"I am a knight on quest for the Holy Grail," he said. "Do not tempt me from my path. The things of this world can only distract me from the higher glory I seek. You would have me befoul my body with those things in which you find pleasure. Those things are put before me by the devil. But I will be strong; and I will not let you entice me anymore. As long as I am here, you and your people will abstain with me from these temptations."

The people didn't understand what he meant by this but thought it best to leave him alone to do what penance he thought he must. Their leader directed them away from the knight and towards the meal they had prepared. When their strange guest saw them approach the food, he drew his sword and ran to the tables that had been set up. He was shouting "You will not befoul my quest" and ranting about the denial of bodily pleasures. With his blade, he scattered the food onto the ground and stove in the side of a cask of mead and let it flow into the dry earth.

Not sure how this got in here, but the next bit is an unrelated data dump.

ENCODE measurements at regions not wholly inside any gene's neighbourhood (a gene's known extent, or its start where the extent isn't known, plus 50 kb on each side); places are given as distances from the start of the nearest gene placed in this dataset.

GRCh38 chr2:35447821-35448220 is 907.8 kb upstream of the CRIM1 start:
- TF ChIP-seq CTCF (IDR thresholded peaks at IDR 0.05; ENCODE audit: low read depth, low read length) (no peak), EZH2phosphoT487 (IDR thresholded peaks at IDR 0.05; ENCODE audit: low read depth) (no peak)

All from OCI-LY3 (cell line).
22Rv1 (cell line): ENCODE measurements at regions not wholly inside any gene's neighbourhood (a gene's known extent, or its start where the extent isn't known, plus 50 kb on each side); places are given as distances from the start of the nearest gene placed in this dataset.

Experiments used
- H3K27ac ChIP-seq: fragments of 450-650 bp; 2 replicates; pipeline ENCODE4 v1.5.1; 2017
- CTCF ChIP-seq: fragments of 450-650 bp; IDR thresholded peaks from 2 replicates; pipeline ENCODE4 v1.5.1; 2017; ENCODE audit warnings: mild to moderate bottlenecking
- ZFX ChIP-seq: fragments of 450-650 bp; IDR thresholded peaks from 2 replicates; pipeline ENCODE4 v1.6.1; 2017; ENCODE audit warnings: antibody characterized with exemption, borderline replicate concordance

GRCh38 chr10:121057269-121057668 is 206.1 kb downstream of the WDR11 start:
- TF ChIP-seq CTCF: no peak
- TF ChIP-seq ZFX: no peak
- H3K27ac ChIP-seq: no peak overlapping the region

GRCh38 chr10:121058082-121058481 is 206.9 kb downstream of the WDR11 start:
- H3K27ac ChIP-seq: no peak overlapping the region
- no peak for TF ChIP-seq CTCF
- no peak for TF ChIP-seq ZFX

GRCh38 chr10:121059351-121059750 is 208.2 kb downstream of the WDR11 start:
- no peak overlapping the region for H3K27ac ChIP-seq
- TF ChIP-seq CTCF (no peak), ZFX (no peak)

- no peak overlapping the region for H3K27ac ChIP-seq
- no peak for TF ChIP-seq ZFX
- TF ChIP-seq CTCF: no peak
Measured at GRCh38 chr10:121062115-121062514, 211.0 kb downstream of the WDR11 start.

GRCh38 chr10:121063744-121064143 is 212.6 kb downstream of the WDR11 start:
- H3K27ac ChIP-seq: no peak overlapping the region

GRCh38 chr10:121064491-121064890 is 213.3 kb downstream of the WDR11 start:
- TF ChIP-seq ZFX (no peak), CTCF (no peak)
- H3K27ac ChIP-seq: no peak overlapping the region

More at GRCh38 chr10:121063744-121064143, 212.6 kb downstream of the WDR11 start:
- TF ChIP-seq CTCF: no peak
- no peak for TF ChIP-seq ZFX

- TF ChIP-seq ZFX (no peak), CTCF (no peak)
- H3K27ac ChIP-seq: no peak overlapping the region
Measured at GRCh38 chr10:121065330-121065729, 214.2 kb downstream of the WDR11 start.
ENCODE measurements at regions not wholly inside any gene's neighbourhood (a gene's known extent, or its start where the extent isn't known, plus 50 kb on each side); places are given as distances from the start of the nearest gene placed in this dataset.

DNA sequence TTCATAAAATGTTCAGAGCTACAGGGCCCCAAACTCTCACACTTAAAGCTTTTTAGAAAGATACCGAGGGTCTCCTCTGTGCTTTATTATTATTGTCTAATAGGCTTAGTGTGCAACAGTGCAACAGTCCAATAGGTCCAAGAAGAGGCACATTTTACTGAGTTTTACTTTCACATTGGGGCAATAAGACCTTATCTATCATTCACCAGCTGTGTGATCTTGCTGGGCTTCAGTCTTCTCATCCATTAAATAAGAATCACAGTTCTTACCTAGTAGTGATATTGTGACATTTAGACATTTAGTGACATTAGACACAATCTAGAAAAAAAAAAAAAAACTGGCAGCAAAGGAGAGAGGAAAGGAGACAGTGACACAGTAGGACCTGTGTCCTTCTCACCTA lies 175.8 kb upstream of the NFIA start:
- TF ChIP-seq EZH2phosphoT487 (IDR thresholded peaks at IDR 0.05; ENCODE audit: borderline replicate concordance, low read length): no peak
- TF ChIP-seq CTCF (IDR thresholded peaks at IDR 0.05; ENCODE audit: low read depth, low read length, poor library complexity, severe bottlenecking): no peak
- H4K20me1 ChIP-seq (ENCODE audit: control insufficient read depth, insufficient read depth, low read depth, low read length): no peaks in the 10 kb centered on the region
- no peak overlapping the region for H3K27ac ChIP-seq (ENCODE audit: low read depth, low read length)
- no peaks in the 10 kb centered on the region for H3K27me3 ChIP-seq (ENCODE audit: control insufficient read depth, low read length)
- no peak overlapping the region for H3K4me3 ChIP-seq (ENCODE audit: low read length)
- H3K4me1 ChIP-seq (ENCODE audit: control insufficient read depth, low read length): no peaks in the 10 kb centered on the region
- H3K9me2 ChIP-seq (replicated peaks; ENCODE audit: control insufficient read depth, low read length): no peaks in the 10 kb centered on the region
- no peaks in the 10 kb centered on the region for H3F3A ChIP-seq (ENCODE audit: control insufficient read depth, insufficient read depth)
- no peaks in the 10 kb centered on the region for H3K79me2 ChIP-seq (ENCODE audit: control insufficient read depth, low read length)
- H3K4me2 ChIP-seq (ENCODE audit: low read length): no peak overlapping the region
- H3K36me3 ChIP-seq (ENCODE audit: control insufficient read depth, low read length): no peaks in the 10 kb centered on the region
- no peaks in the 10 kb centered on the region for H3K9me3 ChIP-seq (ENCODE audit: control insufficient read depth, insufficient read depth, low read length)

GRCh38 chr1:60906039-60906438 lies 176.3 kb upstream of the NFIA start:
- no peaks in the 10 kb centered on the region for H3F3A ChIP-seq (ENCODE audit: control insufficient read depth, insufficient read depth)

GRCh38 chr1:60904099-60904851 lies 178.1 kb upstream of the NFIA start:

A boy of seven years picked up a meat pie and would have made off with it, but the knight saw him and struck him on the side of his face with his gauntleted hand. The boy dropped the pie and reached for his bruised face. His hand felt the moist warmth of blood. A woman, the boy's mother, rushed to his side and started to wipe the bloody face with her apron. The knight grabbed her and thrust her away with such force that she broke her arm as she fell. "Don't remove the blood," the knight said. "It is a sign that I am following the true path. I must watch its flow. It will tell me where I must go next."